Archive for the 'Uljana Wolf' Category

Uljana Wolf in English

/a bibliography in progress/

Among those Wolf read while at the Old Firehouse, are poems from DICHTionary, translated by Susan Bernofsky, in Shampoo 35.

The entire DICHTionary appears in falsche freunde, imminently available from Schoen Books, where you can still find copies of my cadastre / mein flurbuch and DICHTEN = 10.

Poems by Wolf can also be found in the newest Chicago Review.

ULJANA WOLF | Thursday, April 23 | 8 p.m.

Uljana WolfTo mark the release of her first book in English, my cadastre, printed by Nor By Press in Northampton, Schoen Books presents a bilingual reading by Uljana Wolf at the old firehouse on Thursday, April 23 at 8 o’clock.

Uljana Wolf was born in 1979 in East Berlin. She studied German literature, English, and cultural studies, in Berlin and Krakow. Her poems have been published in journals and anthologies in Europe and North America, such as Edit, Das Gedicht, kursywa, Poetry Ireland Review, Lyrik von Jetzt (Dumont, 2003), New European Poets (Graywolf, 2008), Dichten #10 (Burning Deck, 2008). For her first volume of poetry, kochanie ich habe brot gekauft (kookbooks, 2005), Wolf was awarded the prestigious Peter-Huchel-Preis and the Dresdner Lyrikpreis (both 2006). She recently received the RAI Medienpreis at Lyrikpreis Meran (2008) and a grant from the Deutsche Literaturfonds. She translates numerous poets into German, among them Matthea Harvey, Christian Hawkey, Erín Moure, Breyten Breytenbach, and was the co-editor of the 2009 Jahrbuch der Lyrik (Fischer Verlag).

Nobel win showcases Le Clézio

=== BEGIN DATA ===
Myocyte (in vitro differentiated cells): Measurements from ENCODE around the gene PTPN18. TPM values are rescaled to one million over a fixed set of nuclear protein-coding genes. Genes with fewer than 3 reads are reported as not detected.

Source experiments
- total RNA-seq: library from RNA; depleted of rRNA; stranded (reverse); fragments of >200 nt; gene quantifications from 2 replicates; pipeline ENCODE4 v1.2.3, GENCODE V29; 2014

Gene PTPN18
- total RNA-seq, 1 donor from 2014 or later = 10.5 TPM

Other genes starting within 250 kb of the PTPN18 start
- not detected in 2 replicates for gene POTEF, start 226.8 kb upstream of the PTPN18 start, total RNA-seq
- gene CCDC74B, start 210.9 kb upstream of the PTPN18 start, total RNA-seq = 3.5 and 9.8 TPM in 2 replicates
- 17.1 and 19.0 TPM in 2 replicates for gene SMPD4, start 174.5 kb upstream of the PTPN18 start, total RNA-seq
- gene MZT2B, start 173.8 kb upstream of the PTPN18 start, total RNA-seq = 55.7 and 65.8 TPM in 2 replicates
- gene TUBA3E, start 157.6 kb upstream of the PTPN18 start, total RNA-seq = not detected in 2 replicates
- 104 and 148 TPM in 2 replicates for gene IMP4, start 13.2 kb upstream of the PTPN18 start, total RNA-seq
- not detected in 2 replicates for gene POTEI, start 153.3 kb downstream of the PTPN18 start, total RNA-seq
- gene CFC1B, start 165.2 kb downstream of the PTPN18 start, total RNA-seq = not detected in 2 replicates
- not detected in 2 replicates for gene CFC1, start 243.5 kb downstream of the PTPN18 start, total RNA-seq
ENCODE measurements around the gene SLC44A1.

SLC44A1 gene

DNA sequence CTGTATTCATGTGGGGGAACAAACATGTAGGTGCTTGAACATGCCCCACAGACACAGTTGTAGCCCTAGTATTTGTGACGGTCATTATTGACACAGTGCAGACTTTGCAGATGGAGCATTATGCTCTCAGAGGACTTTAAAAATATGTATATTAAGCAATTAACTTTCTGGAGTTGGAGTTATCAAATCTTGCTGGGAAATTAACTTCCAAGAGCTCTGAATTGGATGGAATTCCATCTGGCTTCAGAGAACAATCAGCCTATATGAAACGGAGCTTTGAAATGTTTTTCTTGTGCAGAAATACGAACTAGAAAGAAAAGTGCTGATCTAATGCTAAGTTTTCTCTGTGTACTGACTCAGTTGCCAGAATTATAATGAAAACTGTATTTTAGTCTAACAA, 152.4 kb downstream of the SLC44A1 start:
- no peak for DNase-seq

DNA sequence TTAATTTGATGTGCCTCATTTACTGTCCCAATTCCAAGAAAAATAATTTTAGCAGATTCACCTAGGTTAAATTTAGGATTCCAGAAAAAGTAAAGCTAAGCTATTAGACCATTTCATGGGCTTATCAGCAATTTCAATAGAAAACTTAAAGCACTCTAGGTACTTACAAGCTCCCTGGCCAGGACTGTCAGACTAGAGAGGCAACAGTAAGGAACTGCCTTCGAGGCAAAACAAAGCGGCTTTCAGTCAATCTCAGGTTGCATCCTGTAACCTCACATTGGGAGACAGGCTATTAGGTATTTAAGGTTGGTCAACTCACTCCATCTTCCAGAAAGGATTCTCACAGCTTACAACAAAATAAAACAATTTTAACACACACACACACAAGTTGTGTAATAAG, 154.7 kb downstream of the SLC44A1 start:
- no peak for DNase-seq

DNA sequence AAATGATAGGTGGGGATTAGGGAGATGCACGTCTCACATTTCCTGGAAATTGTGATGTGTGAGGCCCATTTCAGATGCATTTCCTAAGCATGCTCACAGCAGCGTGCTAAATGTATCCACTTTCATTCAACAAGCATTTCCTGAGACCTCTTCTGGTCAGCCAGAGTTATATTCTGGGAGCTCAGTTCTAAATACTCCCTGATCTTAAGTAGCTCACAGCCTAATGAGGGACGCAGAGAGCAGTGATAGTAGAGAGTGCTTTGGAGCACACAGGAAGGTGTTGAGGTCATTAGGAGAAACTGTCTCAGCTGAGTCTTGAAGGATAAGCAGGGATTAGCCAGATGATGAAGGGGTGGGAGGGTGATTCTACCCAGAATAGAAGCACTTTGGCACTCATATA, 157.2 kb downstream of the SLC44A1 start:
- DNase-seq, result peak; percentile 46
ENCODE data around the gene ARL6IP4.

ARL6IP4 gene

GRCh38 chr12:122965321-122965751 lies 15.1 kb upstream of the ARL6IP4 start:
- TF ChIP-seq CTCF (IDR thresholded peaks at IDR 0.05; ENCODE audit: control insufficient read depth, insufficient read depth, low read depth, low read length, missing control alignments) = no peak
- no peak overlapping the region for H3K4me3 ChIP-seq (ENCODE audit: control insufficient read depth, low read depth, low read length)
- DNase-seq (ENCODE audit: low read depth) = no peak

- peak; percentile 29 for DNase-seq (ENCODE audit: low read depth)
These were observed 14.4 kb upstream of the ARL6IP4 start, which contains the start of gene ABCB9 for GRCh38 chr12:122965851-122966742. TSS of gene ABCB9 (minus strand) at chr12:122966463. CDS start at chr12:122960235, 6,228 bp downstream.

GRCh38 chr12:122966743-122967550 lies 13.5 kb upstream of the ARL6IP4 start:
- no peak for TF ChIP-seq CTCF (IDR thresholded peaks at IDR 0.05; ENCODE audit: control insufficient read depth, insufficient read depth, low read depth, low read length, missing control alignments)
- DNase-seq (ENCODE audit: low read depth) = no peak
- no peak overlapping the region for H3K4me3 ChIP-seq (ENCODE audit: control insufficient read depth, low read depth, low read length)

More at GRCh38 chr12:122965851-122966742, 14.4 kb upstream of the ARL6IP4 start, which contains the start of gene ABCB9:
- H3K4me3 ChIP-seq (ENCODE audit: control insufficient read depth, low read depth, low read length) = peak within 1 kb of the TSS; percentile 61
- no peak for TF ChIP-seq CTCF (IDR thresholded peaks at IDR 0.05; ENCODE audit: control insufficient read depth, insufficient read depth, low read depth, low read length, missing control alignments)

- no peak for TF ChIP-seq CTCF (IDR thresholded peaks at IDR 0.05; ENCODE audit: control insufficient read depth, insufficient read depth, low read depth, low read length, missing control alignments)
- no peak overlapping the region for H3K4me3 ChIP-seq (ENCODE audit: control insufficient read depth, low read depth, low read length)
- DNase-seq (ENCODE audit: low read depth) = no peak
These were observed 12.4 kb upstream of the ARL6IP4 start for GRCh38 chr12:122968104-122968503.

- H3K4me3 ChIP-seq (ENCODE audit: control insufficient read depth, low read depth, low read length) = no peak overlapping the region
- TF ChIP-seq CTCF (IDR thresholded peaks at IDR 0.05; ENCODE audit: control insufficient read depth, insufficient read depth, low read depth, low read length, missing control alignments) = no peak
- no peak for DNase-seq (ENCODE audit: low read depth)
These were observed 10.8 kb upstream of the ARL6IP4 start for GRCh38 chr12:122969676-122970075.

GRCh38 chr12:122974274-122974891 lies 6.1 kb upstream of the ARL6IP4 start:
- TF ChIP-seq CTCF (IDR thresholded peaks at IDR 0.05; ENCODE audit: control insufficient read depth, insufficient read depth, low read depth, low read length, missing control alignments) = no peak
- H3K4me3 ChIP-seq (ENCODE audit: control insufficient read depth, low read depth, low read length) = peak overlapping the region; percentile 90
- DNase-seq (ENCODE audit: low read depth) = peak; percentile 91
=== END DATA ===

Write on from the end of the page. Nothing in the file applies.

trumpeted ABE Books in an uncharacteristically understated newsletter:

Since the Nobel announcement, the author’s publishers have been scrambling to reissue his novels but Le Clézio’s hard-to-find books are already selling quickly on AbeBooks.com with demand coming mainly from the United States.

Sometime this week, I will offer a full report (with statistics) of this wave of attention as manifested in cherry-picking and the attendant price-gouging, highlighting some of the good-hearted book cellars I met along the way.

In the meantime, by way of moving slowly toward the promised alphabet of objectively perfect German poets, you heard it here first: Ilse Aichinger will, okay should, win the Nobel Prize in 2009.

UPDATE 2009

OK, so Herta Mueller won instead–what were the odds? And Schoen Books lost out on the above book, which has since sold, though we do have a couple of other Aichinger in store, more on which in good time. In the meantime, if you don’t Jubilat 13, with two Aichinger prose pieces, including the unforgettable “The Green Donkey,” get on it. Rumor has it Christian Hawkey and Uljana Wolf are translating more Aichinger so read her now before we told you so. And a reward for anyone who can tell us who designed this:

Amsterdam (1948)

First published in Amsterdam in 1948 (pictured: can anyone name the artist?), in Germany in 1960, and (the same time as Le Clezio’s first book, Le procès-verbal, which Pantheon brought out as The Interrogation less than a year later) by Pantheon as Herod’s Children in September 1963. Infinitely harder to find then any of Clezio’s Pantheon books (until Thursday, that is), never was a book more primed for revival: editors at Dalkey Archive Press, Third Letter, or the NYRB Classics, if you’re reading..

And if any lucky winners of early Le Clezio are reading, we’d love to hear your success stories.